What's Benign About Benign Tumors?
February 27, 2004 6:56 PM   Subscribe

What's so benign about benign tumors? What are they, anyway? All definitions I can find simply offer "the opposite of cancerous tumors." In my book, the opposite of a cancerous tumor is no tumor at all. What makes benign tumors form? Can't they pose some threat, based on where they appear? How similar are they to cancerous tumors, given the differences in the way they grow and spread? Science folk, don't spare the horsepower. I may very possibly be able to keep up with you.
posted by scarabic to Health & Fitness (7 answers total)
 
The simplest explanation is that a benign tumour doesn't spread to neighbouring tissues (it may continue to grow where it is, but it doesn't metastasize). They can pose threats depending on their location, and can be quite painful if they're big enough to press on nerves or that sort of thing, but most of them grow quite slowly, do not come back once removed, and do not spread. Remember that, as with malignant tumours, there are LOTS of different kinds of benign tumours, each of which have different characteristics.
posted by biscotti at 7:10 PM on February 27, 2004


IANAD, but they pay me to fix their English:
As Biscotti's response suggests, the opposite of "benign" is "malignant." Both are cancer, both are tumors (neoplasms). The doctor calls it benign when it is well-encapsulated in a "capsule" of fibrous tissue, grows in place, and can thus usually be removed without much difficulty. They also use the words "well-demarcated" or "discrete." The tissue in a benign neoplasm histologically (under the microscope) resembles the original healthy tissue in the area. Malignant neoplasms are not well-demarcated, and they are anaplastic, with cells taking mutated forms, often with extra nuclei and the wrong number of chromosomes. They also may metastasize to lymph nodes or other sites. Uh-oh time. Then there are hematological (blood) malignancies like leukemia.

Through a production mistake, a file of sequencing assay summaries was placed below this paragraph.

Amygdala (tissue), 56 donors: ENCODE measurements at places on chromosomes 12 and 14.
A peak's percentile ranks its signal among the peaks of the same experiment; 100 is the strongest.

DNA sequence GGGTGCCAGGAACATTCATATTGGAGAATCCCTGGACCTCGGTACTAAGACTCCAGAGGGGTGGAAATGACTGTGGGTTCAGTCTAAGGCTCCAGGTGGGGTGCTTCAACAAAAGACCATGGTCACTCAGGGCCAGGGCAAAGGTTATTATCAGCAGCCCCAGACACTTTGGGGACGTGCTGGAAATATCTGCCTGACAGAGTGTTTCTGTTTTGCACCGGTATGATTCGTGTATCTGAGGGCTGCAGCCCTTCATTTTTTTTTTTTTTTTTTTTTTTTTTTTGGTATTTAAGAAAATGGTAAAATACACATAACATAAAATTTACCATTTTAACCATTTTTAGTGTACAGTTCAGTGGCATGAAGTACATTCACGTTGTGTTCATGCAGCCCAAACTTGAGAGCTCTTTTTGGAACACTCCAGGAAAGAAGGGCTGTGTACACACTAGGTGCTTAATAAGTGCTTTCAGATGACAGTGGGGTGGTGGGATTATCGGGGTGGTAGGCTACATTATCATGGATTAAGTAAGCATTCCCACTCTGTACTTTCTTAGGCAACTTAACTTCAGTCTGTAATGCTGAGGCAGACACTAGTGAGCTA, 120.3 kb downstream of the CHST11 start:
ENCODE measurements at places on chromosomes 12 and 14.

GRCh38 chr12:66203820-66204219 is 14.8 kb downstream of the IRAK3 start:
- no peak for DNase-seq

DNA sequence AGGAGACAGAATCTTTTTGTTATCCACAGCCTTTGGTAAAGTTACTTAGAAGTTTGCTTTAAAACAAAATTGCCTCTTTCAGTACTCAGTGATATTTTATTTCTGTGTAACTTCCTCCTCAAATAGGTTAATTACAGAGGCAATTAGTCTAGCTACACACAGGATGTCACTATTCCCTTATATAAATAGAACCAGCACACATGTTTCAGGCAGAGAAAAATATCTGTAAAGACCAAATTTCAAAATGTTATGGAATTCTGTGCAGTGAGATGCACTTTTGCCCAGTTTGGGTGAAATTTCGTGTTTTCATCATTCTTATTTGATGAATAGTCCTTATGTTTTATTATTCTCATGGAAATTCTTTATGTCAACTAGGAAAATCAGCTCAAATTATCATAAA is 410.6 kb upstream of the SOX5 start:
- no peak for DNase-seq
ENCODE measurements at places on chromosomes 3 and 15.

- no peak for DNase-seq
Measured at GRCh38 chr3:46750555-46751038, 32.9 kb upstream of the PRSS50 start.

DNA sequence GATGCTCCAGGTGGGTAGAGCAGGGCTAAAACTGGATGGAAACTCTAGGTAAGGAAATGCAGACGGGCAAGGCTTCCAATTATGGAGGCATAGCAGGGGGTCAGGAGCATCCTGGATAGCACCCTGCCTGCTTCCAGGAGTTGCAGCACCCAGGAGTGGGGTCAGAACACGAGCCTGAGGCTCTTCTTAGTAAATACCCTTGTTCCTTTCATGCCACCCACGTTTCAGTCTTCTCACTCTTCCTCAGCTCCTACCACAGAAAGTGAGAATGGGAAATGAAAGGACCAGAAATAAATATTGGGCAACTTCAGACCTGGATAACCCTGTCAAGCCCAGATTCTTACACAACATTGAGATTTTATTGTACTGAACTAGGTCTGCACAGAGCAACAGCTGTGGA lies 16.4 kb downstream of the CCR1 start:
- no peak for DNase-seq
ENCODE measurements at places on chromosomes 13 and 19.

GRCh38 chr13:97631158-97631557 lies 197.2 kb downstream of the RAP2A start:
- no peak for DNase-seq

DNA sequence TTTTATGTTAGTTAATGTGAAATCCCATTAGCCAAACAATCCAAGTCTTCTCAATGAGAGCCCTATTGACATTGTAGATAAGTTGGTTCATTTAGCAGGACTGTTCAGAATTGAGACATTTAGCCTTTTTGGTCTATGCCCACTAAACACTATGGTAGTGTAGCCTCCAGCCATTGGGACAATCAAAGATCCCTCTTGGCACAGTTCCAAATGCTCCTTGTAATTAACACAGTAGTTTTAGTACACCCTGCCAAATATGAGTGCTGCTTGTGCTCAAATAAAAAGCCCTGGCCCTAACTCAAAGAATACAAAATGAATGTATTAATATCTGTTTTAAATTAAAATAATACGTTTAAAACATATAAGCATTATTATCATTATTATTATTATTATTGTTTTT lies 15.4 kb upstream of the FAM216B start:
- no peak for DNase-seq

posted by planetkyoto at 5:06 AM on February 28, 2004


Actually, benign almost by definition means non-cancerous. According to the National Cancer Institute of the NIH, benign specifically means that it's not cancer. In fact, tumors in general are just another way of saying "unusual cell growth" and the benign kind are the kind that are 1) not cancer 2) not spreading to other parts of the body. Other words for benign tumors are polyps and cysts and run of the mill breast lumps. I have a benign tumor, a pituitary microadenoma. It grows really slowly and is not life-threatening. It could grow to the point where it was pushing on my optic nerve, in which case I'd need to get it removed, or go on hormones to shrink it. Slow growing tumors can also push on other stuff you need, like blood supply, nerves and the like. Generally they are not invasive, so if they grow too big, they can usually be removed easily. Tumors can also secrete hormones which is a weird little feature and can cause all manner of side-effects from excessive growth to Cushing's disease. IANAD, but I do have a tumor!
posted by jessamyn at 9:08 AM on February 28, 2004


IANAD (but I am a nurse). I think the word "cancer" needs a bit of clarifying, since it's a catch-all term that's relatively meaningless when talking about actual, specific cancers. If by "cancer" you mean "inappropriate cell replication", then yes, all tumours, benign or malignant, are cancer, if by "cancer" you mean "invasive tumourous death sentence", then only malignant tumours are cancerous, and benign tumours are not cancer. All cancers are different, not only from type to type, but often from person to person, so the term itself is pretty meaningless.